DevOps Fundamentals: High-Performing Organizations


This new series offers a preview of the DevOps Fundamentals: Implementing Continuous Delivery (LFS261) course from The Linux Foundation. The online, self-paced course, presented through short videos, provides basic knowledge of the process, patterns and tools used in building and managing a Continuous Integration/Continuous Delivery (CI/CD) pipeline. The included lab exercises provide the basic steps and configuration information for setting up a multiple language pipeline.

In this first article in the series, we’ll give a brief introduction to DevOps and talk about the habits of high-performance organizations. Later, we will get into the DevOps trinity: Continuous Integration, Continuous Delivery, and Continuous Deployment. You can watch the introductory video below:

High-performance organizations make work visible. They manage work in process (WIP). And, they manage flow, of course, which is the Continuous Delivery part. For successful DevOps flow, you have to foster collaborative environments. And the way you do that is through high-trust work environments, and then by learning how to embrace failure and making failure part of your habits and your culture.

The DevOps Survey, which is run by Puppet Labs and the IT Revolution that I work with, has worked out the real science of this. The results of the survey found that high-performing organizations were both faster and more resilient, and we saw this in four variables.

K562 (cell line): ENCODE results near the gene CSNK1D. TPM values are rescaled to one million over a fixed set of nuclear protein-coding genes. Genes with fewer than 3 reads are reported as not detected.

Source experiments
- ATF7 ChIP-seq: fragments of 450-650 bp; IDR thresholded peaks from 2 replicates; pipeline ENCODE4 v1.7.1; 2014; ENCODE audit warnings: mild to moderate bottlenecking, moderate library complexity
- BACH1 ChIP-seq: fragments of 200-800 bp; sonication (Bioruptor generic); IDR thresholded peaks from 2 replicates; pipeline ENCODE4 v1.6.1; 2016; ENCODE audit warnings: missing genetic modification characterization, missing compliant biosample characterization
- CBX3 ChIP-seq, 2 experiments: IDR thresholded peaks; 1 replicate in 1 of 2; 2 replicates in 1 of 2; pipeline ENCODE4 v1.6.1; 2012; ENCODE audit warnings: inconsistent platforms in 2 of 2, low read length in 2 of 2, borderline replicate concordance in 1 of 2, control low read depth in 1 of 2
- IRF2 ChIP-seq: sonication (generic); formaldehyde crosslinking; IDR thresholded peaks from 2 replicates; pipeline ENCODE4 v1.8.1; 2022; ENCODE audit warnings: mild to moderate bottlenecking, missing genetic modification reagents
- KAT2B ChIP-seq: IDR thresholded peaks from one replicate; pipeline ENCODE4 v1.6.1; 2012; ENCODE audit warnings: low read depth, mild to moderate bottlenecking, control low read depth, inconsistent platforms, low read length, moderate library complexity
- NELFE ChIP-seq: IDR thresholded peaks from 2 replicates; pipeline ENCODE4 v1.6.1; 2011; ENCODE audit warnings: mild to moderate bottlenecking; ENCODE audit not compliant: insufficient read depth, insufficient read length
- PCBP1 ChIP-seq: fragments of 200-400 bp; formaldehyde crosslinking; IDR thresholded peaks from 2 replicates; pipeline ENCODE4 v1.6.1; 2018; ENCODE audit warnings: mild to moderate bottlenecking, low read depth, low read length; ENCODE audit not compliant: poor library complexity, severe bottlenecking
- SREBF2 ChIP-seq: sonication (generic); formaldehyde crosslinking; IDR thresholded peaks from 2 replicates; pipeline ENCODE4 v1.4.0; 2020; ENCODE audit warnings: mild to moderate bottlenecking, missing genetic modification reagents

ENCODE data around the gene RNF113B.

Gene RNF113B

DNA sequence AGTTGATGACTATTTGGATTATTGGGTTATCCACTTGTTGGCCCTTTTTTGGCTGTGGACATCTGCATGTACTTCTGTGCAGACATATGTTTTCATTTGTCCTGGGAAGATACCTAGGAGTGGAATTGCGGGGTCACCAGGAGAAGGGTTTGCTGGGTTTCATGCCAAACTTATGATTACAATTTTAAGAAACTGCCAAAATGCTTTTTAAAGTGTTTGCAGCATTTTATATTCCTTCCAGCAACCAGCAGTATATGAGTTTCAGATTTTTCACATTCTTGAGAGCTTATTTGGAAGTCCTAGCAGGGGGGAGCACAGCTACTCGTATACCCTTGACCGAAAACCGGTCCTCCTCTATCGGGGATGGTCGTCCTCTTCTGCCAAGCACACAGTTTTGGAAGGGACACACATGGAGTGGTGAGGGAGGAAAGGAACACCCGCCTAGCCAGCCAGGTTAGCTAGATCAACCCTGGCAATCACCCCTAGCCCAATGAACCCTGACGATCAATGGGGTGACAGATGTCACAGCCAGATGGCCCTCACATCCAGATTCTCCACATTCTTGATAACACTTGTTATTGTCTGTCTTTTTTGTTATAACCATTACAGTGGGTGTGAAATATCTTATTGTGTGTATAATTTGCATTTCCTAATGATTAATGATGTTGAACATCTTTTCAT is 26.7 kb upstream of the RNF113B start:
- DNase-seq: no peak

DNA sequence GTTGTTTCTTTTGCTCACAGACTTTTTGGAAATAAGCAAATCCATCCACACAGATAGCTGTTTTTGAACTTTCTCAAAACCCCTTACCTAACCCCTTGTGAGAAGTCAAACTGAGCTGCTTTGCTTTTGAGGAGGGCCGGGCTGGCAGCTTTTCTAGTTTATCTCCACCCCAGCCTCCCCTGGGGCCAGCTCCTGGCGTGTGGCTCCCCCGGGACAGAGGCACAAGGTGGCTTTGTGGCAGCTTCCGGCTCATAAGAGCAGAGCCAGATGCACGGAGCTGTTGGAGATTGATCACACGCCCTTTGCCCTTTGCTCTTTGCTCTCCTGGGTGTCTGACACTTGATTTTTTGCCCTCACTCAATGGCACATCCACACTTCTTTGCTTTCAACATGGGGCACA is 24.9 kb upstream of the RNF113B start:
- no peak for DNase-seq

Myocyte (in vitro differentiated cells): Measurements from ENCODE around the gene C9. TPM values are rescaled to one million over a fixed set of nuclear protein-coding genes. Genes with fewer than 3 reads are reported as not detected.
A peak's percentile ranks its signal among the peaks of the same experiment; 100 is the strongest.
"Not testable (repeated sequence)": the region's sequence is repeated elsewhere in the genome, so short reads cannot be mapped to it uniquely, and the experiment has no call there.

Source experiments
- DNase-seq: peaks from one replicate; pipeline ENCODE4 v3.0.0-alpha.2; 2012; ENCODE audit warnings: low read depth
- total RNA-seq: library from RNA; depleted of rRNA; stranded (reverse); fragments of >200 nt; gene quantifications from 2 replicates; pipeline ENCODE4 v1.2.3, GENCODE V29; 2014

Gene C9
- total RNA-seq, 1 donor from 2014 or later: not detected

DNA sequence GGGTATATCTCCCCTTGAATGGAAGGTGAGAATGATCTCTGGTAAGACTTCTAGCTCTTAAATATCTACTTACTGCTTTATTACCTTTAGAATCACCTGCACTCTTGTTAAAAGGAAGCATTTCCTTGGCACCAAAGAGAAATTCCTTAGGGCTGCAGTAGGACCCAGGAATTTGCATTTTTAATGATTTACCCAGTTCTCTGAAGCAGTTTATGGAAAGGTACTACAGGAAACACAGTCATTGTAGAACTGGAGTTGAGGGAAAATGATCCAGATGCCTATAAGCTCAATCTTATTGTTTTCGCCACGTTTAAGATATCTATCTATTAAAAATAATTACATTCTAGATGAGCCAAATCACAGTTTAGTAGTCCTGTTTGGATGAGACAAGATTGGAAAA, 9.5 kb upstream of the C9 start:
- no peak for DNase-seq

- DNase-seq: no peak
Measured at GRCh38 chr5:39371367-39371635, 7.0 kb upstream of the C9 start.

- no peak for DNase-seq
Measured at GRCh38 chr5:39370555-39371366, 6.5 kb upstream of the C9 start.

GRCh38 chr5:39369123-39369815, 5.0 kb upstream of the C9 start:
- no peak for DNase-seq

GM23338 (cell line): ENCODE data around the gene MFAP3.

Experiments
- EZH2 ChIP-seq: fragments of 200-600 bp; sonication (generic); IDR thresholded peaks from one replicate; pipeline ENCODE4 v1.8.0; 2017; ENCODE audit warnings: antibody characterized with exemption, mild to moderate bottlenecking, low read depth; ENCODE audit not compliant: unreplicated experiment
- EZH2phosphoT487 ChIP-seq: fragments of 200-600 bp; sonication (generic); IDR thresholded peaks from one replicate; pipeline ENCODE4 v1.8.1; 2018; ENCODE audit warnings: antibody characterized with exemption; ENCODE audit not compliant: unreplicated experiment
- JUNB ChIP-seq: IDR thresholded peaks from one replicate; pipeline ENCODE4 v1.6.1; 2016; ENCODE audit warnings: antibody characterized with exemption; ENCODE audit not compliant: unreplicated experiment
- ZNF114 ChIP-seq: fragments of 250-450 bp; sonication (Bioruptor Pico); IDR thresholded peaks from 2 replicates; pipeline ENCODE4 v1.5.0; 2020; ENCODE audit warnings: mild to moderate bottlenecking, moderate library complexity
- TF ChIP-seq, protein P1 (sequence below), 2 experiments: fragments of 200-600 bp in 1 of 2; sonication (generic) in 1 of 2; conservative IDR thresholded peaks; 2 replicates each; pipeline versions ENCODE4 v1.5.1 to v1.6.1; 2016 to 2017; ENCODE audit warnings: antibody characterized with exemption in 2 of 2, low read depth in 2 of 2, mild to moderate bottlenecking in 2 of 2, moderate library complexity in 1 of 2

The first is that high-performing organizations tend to deploy 30 times more frequently than low-performing organizations. Second, they had 200 times shorter Lead Times. Third, they also had 60 times less failures — like change failures. And, the fourth variable is that their mean time to recover (MTTR) was a 166 times faster.

So, we see this kind of Continuous Delivery where you are fast and reliable, and you have deployment automation, and you version control everything. And, all this leads to low levels of deployment pain, higher levels of IT performance, higher throughput and stability, lower change failure rates, and higher levels of performance and productivity.

In fact, there is also some data showing that this approach reduces burnout, so it is really good stuff. In the next article, we’ll talk about the value stream and lay the groundwork for Continuous Integration.

Want to learn more? Access all the free sample chapter videos now! 

This course is written and presented by John Willis, Director of Ecosystem Development at Docker. John has worked in the IT management industry for more than 35 years.